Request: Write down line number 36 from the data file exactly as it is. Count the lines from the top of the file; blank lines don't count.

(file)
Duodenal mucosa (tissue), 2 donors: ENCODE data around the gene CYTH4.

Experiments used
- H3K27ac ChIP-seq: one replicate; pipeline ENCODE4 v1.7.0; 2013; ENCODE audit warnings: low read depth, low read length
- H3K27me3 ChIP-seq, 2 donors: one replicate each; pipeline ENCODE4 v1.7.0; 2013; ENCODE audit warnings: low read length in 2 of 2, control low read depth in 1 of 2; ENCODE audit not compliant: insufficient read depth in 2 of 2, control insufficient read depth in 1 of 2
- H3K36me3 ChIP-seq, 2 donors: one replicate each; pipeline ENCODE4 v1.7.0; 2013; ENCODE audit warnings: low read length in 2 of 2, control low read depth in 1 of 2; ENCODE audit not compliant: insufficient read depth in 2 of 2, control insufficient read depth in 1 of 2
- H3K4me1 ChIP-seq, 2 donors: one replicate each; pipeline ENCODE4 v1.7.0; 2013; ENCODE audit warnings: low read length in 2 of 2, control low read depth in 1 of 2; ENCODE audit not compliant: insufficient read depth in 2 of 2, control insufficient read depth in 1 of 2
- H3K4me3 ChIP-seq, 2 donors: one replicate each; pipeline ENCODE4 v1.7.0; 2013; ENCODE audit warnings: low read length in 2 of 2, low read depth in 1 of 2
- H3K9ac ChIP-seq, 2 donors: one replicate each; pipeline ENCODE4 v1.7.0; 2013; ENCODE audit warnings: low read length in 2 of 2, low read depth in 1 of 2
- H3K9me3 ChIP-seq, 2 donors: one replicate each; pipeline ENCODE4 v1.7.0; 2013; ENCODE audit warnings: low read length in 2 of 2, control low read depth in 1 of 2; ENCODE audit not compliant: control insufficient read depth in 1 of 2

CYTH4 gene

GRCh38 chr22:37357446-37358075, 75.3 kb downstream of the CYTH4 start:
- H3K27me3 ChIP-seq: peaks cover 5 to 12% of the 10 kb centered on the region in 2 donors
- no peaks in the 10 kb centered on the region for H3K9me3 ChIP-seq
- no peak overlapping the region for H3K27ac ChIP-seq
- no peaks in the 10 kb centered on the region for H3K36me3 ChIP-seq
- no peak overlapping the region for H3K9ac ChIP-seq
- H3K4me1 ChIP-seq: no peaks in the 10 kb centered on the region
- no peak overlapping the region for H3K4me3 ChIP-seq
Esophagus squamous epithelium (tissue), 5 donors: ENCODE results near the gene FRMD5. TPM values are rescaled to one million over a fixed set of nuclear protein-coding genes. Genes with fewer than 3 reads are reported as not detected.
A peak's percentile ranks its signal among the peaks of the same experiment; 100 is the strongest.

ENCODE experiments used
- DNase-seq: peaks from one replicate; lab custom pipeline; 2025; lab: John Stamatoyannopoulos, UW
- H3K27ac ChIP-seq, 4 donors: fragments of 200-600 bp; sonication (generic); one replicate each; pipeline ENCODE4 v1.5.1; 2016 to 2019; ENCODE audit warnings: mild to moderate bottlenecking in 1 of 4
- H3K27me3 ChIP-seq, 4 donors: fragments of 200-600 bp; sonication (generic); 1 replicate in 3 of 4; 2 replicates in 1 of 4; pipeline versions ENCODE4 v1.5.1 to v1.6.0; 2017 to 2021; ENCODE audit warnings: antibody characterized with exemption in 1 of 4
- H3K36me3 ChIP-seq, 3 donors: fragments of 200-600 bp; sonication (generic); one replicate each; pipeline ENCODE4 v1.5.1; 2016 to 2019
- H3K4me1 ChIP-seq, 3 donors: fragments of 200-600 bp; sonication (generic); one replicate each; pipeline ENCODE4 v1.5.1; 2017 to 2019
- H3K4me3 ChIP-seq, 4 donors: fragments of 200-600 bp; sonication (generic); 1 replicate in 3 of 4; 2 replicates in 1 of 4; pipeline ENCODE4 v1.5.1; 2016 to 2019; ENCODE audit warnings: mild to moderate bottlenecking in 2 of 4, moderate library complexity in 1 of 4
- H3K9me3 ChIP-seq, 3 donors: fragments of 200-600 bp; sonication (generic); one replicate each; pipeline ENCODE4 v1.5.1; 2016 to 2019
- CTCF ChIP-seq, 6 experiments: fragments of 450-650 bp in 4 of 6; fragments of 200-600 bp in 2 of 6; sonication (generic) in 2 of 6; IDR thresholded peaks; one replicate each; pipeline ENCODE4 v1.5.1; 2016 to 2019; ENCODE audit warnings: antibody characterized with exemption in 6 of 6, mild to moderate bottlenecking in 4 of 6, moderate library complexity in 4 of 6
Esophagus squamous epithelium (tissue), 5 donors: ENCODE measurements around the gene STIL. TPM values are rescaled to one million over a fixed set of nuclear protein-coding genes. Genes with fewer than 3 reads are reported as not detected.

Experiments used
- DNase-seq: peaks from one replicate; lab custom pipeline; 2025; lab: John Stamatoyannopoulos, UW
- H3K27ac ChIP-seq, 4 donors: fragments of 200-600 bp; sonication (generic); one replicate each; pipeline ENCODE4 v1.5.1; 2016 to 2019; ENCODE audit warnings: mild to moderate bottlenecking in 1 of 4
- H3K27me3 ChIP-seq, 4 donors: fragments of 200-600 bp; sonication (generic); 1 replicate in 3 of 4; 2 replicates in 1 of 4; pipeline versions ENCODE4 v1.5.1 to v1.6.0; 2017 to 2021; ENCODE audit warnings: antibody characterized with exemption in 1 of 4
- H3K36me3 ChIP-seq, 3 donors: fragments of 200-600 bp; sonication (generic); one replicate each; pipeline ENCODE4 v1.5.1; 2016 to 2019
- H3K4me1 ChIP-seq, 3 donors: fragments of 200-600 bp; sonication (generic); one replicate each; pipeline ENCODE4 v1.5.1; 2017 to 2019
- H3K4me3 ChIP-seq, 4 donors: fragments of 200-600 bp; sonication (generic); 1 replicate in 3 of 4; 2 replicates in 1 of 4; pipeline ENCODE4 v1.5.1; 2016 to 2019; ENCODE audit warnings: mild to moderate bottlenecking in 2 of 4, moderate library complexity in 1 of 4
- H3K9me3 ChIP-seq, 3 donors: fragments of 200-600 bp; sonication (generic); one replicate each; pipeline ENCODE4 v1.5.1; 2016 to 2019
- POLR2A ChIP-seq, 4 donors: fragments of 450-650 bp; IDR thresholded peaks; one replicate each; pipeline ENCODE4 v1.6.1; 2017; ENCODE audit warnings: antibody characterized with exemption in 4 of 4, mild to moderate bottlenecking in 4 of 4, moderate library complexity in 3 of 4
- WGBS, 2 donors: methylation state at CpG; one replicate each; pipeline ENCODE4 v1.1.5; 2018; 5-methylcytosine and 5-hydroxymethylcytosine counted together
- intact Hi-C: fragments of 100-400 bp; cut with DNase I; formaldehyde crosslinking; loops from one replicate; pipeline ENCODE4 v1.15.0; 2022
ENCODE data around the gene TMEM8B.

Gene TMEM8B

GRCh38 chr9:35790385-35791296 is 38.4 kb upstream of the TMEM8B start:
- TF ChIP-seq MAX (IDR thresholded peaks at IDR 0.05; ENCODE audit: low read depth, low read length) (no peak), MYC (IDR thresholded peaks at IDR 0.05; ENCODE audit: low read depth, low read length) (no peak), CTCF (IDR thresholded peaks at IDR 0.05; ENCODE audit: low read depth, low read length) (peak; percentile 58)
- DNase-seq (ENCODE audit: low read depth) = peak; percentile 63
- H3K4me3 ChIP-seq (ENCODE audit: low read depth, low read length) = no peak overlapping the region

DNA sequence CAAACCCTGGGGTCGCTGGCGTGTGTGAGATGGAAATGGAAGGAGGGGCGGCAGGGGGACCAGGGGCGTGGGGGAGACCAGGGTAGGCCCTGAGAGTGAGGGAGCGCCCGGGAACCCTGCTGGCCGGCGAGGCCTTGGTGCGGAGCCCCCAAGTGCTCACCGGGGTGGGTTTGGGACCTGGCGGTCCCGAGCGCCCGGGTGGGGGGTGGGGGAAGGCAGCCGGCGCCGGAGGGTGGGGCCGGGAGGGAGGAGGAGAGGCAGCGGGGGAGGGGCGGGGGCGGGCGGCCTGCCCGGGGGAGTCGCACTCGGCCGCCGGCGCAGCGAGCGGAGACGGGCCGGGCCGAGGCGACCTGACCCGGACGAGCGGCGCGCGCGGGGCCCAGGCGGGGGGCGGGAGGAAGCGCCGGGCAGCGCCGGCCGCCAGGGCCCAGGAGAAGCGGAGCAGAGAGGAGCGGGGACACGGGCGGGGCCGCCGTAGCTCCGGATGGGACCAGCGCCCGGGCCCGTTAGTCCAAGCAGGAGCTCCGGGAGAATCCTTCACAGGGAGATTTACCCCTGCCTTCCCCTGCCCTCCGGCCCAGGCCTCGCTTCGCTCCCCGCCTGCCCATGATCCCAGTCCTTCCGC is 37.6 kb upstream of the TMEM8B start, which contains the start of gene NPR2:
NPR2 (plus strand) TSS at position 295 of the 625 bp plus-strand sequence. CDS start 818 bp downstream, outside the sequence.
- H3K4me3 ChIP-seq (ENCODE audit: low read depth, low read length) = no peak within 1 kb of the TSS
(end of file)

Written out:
- H3K4me1 ChIP-seq, 3 donors: fragments of 200-600 bp; sonication (generic); one replicate each; pipeline ENCODE4 v1.5.1; 2017 to 2019